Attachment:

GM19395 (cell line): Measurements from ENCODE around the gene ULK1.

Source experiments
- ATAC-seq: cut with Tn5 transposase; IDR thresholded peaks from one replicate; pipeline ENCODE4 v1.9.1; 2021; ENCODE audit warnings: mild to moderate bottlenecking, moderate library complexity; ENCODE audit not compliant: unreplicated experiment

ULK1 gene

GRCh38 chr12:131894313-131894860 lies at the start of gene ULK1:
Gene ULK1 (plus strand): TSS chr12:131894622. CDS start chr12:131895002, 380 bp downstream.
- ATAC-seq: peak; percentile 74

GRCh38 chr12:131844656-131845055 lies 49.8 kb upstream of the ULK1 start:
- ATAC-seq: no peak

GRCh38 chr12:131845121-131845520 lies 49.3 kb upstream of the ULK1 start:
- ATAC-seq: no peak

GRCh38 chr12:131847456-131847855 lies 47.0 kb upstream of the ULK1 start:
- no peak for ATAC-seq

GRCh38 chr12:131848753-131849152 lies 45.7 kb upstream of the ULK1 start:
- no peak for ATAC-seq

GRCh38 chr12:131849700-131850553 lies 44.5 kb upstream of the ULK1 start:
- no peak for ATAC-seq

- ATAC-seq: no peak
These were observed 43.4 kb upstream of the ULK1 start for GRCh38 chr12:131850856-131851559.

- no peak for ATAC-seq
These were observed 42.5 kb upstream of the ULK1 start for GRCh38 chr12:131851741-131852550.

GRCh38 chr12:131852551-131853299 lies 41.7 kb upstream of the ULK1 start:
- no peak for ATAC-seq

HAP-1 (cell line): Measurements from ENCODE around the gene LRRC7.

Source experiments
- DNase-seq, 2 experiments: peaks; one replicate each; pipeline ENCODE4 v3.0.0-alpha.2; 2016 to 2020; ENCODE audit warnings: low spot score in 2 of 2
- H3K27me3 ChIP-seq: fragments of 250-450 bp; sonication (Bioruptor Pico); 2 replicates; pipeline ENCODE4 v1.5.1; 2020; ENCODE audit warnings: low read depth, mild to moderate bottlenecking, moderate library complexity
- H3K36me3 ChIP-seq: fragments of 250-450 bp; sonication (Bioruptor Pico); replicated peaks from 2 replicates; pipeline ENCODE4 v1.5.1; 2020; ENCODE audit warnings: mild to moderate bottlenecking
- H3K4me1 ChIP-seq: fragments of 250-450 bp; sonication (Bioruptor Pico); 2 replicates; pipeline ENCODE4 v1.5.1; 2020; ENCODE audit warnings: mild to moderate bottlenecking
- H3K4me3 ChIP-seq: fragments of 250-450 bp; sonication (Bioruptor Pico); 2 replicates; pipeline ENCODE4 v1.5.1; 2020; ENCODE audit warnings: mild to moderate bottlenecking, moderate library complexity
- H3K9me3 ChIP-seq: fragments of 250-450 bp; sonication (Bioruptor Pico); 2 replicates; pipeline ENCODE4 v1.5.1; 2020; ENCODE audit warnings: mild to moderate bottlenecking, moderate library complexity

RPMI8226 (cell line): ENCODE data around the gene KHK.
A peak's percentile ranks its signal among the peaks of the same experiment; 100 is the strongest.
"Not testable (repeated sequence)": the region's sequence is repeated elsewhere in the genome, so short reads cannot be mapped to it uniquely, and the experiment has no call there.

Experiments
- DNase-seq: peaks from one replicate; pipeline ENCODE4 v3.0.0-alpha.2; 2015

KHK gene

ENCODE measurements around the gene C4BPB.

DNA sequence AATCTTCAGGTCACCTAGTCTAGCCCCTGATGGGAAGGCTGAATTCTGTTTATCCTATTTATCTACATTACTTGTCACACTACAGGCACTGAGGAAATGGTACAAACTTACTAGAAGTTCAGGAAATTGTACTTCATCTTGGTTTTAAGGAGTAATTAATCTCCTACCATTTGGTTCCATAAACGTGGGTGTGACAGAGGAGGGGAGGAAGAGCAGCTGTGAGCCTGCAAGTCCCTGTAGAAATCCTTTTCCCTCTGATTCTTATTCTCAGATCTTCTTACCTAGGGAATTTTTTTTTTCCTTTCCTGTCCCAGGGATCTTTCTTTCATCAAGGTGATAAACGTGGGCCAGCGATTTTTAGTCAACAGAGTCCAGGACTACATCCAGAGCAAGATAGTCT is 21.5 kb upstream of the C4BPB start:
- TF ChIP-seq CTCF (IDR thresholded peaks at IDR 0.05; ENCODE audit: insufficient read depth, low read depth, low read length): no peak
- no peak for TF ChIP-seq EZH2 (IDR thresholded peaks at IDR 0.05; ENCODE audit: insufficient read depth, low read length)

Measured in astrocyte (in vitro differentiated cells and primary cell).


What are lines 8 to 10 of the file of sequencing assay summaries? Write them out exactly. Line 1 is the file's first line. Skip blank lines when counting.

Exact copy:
GRCh38 chr12:131844656-131845055 lies 49.8 kb upstream of the ULK1 start:
- ATAC-seq: no peak

GRCh38 chr12:131845121-131845520 lies 49.3 kb upstream of the ULK1 start: